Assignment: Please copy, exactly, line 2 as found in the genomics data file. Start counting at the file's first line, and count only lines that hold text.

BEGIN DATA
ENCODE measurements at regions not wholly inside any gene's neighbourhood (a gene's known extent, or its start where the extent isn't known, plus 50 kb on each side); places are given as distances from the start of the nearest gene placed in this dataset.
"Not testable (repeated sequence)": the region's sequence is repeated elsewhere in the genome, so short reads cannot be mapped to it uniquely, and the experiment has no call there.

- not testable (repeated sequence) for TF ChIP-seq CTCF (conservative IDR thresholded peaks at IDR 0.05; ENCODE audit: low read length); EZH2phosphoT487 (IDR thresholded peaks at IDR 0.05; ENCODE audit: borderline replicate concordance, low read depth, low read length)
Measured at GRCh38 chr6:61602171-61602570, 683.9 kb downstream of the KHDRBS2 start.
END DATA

"Not testable (repeated sequence)": the region's sequence is repeated elsewhere in the genome, so short reads cannot be mapped to it uniquely, and the experiment has no call there.